This year has seen a dramatic rise in the number of people – many impoverished – who are executed for drug offences in Iran, Amnesty International said today in a new report.
In the 44-page Addicted to Death: Executions for Drug Offences in Iran, the organization finds that at least 488 people have been executed for alleged drug offences so far in 2011, a nearly threefold increase on the 2009 figures, when Amnesty International recorded at least 166 executions for similar offences.
In total Amnesty International has recorded some 600 executions reported by both official and unofficial sources this year, with drug offences accounting for about 81% of the total. The organization called on the Iranian authorities to end the use of the death penalty against those accused of drug offences.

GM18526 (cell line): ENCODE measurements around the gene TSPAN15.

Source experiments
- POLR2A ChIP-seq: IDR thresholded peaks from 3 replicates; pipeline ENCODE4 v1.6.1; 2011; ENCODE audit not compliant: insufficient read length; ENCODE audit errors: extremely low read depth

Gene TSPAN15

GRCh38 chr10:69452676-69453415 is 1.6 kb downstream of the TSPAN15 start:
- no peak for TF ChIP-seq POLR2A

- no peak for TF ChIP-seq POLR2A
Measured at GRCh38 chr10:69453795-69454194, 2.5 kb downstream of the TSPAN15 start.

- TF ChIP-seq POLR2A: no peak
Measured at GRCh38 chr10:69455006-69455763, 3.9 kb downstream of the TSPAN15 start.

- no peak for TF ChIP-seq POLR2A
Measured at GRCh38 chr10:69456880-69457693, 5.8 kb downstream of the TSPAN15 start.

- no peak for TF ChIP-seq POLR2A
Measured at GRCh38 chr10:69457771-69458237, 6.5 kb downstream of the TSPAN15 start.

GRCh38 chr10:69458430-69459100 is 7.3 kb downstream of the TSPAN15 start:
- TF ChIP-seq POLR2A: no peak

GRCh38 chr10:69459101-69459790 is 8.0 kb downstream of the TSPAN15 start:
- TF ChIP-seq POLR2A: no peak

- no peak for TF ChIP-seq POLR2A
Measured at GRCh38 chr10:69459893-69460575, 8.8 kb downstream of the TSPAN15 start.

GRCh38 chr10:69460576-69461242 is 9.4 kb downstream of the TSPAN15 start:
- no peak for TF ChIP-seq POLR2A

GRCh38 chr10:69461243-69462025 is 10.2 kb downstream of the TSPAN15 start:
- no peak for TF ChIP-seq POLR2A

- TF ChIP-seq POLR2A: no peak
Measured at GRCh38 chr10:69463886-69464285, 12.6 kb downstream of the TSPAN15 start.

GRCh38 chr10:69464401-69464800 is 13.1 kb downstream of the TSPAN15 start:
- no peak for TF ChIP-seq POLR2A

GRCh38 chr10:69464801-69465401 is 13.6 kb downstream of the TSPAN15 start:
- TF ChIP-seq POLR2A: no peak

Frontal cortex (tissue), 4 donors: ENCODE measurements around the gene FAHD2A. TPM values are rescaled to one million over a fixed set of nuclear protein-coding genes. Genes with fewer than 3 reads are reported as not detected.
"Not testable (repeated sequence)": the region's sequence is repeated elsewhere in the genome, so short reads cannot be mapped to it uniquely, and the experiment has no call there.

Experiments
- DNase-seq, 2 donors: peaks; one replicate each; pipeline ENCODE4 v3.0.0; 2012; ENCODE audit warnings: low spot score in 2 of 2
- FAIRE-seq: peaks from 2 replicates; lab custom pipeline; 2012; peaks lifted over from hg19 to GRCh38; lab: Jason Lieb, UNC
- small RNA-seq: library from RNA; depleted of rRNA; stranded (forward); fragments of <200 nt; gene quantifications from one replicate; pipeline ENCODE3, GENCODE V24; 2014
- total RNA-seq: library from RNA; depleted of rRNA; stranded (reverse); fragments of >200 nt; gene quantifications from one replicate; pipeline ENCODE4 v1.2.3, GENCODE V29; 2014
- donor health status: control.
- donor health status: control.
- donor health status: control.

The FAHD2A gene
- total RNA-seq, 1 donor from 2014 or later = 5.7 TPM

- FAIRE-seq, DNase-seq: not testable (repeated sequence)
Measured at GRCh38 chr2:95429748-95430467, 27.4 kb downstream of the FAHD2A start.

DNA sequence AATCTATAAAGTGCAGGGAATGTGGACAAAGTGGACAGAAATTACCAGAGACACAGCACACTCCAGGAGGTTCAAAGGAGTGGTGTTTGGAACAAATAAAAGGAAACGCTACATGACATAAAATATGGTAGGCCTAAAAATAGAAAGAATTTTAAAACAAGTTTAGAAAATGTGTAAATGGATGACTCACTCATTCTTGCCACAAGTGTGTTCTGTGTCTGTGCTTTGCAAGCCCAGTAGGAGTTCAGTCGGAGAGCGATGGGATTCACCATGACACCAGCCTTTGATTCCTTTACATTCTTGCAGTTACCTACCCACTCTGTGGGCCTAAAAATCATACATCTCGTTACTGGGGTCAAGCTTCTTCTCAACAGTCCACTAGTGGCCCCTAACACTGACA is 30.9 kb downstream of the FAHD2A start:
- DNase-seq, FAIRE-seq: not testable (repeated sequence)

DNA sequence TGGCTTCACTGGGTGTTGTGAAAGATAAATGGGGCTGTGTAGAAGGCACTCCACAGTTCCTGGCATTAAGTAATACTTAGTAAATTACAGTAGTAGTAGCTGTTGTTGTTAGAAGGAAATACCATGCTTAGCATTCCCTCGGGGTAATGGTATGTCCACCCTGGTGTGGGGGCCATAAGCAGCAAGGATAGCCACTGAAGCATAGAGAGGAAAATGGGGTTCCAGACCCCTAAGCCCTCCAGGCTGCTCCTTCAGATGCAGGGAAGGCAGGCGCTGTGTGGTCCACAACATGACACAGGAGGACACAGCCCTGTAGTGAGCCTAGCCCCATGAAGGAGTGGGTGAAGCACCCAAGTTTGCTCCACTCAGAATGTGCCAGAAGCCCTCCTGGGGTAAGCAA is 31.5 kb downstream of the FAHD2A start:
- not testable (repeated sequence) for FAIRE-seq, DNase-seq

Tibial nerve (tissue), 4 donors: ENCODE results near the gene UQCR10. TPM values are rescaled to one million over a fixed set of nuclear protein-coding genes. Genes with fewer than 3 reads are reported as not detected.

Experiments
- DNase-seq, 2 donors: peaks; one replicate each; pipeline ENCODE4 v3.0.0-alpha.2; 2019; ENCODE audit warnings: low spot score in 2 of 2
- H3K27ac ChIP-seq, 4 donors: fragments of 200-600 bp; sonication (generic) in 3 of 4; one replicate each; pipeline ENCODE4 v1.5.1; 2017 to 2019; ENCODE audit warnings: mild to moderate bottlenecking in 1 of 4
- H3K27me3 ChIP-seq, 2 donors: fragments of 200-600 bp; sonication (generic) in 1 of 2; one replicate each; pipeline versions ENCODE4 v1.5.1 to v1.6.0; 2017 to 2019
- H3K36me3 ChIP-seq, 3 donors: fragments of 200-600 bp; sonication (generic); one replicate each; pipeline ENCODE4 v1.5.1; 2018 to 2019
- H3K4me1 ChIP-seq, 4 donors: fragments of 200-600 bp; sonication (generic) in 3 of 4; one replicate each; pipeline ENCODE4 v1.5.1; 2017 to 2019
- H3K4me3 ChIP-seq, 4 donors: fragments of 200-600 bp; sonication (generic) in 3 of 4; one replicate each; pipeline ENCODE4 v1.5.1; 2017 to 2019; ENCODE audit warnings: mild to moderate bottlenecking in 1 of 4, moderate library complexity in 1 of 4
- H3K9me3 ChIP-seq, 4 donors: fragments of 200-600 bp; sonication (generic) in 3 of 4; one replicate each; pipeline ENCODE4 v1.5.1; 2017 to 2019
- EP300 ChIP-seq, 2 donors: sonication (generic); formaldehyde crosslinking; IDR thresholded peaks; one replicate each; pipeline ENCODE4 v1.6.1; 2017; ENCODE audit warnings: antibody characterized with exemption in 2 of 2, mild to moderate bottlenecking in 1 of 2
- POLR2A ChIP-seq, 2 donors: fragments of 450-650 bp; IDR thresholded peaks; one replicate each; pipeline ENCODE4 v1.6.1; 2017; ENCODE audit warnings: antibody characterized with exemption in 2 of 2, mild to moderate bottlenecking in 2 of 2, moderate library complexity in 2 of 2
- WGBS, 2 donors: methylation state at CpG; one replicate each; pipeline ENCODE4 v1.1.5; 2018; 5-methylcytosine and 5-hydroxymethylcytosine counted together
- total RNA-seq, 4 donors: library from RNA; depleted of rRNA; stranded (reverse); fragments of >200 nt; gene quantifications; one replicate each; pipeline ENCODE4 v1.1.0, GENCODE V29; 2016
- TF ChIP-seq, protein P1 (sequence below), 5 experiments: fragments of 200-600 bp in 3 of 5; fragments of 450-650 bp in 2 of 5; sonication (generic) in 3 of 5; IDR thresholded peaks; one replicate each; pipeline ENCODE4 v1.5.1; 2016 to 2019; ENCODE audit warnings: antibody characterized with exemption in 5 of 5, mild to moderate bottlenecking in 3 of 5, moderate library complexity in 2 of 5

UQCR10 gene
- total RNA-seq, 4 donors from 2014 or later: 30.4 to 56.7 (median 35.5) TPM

“To try to contain their immense drug problem, the Iranian authorities have carried out a killing spree of staggering proportions, when there is no evidence that execution prevents drug smuggling any more effectively than imprisonment” said Amnesty International’s Interim Middle East and North Africa Deputy Director Ann Harrison.
“Drug offences go much of the way to accounting for the steep rise in executions we have seen in the last 18 months. Ultimately Iran must abolish the death penalty for all crimes, but stopping the practice of executing drug offenders, which violates international law, would as a first step cut the overall number signi… >>>